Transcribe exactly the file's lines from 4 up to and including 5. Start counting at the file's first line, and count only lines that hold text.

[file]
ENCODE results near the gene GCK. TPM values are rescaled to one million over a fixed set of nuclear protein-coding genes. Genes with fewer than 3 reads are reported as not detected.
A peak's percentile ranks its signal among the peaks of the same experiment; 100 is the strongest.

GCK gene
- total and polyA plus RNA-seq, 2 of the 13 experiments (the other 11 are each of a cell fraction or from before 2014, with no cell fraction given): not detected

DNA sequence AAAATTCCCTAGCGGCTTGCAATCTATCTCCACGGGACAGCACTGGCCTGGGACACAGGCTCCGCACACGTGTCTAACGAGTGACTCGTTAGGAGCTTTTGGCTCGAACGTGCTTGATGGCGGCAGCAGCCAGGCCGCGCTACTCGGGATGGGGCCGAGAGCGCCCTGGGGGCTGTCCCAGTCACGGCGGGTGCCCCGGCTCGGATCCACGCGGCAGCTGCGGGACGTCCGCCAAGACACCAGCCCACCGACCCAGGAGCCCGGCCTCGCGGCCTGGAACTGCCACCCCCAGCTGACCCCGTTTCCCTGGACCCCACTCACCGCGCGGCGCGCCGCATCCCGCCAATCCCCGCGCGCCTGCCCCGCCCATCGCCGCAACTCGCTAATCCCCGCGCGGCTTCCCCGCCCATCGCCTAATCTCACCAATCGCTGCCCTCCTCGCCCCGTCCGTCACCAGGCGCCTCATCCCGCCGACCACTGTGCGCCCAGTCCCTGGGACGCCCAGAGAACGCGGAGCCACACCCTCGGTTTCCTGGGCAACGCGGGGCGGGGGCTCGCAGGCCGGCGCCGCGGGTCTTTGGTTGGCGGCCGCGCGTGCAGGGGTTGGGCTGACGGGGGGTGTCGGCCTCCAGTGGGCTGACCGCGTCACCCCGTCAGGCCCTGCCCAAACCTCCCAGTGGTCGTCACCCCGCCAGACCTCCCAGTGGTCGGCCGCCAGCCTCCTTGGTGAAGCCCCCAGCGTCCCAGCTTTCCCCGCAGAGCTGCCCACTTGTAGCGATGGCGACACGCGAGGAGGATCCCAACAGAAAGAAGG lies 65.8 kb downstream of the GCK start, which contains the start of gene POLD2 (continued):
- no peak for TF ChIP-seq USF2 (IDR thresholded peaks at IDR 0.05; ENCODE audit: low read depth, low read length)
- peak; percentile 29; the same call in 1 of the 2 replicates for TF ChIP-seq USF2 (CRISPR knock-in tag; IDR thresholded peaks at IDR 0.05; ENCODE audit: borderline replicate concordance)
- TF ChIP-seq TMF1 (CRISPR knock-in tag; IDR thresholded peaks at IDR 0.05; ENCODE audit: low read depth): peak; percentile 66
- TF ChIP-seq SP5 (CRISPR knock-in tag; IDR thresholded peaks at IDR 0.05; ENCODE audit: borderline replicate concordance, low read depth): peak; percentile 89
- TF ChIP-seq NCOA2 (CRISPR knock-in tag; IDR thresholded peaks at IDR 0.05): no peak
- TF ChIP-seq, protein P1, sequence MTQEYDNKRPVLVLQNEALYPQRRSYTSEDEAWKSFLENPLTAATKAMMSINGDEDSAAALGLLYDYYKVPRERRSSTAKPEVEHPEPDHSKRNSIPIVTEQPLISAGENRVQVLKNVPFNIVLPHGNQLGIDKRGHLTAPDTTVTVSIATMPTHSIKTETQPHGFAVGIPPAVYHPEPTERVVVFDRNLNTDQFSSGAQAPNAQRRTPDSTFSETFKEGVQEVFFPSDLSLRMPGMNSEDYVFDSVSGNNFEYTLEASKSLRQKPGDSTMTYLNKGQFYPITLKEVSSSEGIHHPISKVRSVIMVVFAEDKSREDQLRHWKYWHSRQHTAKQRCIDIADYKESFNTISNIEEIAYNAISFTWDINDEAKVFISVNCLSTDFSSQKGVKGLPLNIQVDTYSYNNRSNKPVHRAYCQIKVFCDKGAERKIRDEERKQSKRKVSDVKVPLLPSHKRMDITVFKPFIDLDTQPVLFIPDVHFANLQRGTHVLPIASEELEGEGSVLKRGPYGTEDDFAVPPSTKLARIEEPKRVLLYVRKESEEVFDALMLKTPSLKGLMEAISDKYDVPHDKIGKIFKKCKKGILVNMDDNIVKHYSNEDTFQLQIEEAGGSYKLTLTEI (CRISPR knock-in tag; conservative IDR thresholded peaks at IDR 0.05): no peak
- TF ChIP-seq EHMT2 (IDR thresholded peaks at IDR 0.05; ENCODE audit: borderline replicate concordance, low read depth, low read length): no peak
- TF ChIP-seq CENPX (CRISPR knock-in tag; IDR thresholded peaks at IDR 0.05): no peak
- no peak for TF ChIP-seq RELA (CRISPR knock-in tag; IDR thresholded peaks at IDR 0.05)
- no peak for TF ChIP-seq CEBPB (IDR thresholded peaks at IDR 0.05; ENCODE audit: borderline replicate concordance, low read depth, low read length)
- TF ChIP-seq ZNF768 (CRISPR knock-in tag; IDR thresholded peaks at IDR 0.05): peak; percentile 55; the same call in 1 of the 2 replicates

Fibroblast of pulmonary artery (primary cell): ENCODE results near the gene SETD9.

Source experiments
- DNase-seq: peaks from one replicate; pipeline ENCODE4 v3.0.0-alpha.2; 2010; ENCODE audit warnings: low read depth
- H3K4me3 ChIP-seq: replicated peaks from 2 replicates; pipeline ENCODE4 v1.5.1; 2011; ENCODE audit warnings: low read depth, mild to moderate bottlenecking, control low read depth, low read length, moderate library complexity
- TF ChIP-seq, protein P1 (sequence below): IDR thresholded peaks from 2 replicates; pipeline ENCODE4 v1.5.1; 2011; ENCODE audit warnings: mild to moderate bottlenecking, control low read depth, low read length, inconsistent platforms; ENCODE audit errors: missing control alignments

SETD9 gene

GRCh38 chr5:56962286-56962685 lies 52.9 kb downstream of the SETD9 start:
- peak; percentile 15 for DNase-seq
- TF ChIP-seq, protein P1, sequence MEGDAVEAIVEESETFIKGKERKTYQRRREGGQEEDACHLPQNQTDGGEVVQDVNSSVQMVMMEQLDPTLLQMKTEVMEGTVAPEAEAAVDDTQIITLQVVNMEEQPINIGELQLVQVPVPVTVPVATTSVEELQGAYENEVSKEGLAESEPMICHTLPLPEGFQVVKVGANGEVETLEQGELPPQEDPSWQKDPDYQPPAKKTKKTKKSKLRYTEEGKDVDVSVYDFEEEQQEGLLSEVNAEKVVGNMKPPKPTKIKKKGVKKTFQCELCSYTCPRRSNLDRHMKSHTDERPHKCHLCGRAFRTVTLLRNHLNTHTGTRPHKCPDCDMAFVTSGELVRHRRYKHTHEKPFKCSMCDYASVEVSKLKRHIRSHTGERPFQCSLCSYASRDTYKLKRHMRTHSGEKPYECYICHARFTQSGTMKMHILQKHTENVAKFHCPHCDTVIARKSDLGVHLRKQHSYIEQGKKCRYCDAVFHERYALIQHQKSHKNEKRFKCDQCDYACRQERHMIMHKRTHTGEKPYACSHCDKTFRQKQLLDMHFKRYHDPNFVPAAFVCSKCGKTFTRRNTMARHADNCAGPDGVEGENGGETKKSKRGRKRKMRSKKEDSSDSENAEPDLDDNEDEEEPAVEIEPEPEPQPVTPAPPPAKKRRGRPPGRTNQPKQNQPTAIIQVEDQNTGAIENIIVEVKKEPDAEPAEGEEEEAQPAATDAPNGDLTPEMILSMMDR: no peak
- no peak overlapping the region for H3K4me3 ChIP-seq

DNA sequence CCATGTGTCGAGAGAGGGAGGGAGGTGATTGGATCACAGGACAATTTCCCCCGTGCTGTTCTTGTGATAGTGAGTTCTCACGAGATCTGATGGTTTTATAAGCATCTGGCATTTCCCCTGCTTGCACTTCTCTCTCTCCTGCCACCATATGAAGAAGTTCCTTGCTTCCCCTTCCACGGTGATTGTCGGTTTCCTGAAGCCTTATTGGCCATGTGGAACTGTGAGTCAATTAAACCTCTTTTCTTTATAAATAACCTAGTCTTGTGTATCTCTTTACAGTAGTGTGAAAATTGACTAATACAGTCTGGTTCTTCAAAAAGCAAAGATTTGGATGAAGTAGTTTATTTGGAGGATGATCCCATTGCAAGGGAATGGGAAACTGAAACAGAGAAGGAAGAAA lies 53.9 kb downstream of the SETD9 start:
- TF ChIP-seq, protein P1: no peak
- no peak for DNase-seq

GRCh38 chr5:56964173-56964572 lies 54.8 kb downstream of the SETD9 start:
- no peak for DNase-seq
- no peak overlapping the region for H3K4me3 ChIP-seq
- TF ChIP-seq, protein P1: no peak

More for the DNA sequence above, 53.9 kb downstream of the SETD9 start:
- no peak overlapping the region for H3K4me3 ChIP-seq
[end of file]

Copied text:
- total and polyA plus RNA-seq, 2 of the 13 experiments (the other 11 are each of a cell fraction or from before 2014, with no cell fraction given): not detected

DNA sequence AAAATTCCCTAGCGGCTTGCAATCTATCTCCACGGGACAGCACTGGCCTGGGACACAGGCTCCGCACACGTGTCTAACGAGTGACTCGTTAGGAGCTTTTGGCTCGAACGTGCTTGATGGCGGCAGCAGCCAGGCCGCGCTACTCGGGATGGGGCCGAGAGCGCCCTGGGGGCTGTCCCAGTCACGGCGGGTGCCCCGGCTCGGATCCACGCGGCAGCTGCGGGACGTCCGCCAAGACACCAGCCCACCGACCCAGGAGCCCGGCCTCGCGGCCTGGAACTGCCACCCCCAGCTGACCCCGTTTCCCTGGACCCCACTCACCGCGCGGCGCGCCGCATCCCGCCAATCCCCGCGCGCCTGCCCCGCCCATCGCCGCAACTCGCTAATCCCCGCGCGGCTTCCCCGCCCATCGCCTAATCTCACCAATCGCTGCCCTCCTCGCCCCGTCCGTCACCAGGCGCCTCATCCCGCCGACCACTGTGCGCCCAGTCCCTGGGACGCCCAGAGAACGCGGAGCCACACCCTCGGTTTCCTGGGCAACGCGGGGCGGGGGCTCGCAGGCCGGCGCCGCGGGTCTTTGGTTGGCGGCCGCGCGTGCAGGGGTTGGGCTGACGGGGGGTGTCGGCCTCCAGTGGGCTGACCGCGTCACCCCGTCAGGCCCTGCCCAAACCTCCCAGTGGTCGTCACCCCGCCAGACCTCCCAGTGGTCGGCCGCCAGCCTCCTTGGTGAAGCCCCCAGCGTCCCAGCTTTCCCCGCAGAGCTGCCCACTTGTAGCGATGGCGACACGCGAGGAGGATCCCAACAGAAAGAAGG lies 65.8 kb downstream of the GCK start, which contains the start of gene POLD2 (continued):